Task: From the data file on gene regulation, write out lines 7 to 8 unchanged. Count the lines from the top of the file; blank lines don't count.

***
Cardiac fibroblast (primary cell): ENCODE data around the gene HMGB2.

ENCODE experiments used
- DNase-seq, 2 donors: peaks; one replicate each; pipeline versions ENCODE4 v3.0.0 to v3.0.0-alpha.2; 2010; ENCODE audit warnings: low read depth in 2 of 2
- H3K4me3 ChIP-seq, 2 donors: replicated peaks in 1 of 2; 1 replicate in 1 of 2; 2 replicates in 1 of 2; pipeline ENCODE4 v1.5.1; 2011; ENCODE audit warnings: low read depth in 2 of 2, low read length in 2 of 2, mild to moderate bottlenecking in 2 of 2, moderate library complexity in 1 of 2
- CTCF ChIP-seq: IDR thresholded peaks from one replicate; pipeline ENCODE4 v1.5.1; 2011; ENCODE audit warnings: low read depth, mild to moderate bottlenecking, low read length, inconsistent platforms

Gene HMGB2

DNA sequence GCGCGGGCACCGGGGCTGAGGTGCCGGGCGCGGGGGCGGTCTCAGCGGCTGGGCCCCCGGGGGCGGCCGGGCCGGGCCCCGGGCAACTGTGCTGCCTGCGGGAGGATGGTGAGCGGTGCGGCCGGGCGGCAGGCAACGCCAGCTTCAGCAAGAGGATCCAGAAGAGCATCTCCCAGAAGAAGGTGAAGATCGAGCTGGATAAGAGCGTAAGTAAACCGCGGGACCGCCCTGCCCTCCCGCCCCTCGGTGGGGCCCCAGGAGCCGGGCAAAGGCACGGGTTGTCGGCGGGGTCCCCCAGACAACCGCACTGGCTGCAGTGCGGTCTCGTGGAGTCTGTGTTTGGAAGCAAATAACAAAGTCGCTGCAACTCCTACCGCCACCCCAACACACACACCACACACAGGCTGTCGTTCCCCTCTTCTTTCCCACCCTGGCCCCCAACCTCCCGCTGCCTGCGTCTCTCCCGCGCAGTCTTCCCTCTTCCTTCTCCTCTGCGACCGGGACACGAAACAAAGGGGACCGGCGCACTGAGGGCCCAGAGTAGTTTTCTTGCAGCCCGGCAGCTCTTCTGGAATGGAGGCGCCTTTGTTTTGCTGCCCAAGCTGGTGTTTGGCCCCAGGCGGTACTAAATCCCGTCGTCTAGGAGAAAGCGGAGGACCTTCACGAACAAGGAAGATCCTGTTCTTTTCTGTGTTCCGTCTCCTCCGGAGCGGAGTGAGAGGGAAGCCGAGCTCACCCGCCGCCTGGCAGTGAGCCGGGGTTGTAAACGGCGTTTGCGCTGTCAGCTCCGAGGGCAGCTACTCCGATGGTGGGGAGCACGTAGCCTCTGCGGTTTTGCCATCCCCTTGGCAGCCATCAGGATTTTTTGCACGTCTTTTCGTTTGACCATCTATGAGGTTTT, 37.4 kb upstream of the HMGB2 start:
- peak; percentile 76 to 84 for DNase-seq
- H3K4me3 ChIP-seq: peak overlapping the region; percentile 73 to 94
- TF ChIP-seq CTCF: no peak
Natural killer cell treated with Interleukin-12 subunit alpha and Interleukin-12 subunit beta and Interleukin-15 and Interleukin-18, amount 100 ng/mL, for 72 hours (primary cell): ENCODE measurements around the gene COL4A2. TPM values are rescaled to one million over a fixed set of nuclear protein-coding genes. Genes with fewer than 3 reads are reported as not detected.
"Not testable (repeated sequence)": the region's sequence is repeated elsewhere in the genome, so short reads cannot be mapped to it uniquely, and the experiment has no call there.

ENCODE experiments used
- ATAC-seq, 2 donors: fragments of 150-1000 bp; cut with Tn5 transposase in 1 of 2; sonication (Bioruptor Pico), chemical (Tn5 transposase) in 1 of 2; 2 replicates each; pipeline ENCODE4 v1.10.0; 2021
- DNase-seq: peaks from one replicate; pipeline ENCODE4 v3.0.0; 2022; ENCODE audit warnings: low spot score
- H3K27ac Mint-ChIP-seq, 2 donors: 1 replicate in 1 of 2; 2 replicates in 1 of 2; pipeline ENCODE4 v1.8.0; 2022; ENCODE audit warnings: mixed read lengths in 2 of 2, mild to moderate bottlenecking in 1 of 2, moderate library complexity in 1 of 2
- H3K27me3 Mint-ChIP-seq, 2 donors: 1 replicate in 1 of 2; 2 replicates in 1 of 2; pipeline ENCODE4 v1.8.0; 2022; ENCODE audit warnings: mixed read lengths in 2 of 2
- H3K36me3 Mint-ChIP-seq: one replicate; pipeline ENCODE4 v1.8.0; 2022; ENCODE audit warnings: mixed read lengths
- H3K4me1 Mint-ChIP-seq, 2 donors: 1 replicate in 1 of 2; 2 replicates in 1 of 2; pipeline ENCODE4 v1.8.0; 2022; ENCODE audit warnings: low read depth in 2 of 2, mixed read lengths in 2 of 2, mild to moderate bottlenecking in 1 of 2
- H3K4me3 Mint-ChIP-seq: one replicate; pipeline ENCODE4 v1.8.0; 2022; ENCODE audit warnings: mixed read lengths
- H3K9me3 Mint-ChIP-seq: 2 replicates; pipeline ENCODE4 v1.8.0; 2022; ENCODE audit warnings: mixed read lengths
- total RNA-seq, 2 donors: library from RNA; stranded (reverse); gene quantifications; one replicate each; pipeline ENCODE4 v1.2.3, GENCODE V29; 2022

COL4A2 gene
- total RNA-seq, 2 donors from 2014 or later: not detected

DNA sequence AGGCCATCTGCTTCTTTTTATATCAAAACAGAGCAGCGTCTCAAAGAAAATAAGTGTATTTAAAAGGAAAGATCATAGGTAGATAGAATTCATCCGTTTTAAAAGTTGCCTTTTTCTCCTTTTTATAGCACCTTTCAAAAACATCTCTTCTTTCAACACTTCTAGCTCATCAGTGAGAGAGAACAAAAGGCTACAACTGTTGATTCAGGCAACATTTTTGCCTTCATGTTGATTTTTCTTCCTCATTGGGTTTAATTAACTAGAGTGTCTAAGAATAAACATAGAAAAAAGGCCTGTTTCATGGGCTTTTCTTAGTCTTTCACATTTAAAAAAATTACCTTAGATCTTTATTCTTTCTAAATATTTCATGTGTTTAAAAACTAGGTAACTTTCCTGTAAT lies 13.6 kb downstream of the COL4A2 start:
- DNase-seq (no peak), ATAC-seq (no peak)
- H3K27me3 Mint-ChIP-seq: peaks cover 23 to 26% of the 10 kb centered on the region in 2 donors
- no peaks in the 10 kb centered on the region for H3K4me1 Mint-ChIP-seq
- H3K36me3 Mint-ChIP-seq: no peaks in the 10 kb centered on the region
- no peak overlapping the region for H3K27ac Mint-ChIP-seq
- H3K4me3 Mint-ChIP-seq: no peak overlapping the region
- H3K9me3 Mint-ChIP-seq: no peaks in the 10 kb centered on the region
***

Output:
DNA sequence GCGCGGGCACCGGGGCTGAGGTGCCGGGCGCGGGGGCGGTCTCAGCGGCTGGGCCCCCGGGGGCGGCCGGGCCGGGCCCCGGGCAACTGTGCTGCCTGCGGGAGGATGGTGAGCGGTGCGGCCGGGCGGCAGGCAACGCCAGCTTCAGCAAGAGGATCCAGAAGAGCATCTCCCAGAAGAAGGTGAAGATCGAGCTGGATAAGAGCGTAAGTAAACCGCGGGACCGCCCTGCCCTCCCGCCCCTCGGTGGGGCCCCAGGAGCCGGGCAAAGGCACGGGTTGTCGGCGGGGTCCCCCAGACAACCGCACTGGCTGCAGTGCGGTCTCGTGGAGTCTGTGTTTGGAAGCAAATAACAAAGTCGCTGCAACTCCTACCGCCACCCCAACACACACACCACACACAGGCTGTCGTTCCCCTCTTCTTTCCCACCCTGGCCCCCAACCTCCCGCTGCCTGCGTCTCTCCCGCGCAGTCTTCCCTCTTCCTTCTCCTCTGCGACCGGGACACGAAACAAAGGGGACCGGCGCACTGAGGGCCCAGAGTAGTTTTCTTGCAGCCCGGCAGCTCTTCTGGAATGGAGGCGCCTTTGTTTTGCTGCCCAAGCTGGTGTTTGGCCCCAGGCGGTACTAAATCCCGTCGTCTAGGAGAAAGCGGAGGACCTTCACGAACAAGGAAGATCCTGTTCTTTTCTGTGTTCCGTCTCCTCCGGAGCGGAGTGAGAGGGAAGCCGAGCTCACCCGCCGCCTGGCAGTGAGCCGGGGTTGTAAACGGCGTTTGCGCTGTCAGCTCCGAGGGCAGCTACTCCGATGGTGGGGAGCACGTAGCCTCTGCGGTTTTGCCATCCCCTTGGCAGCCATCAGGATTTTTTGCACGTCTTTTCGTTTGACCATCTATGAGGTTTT, 37.4 kb upstream of the HMGB2 start:
- peak; percentile 76 to 84 for DNase-seq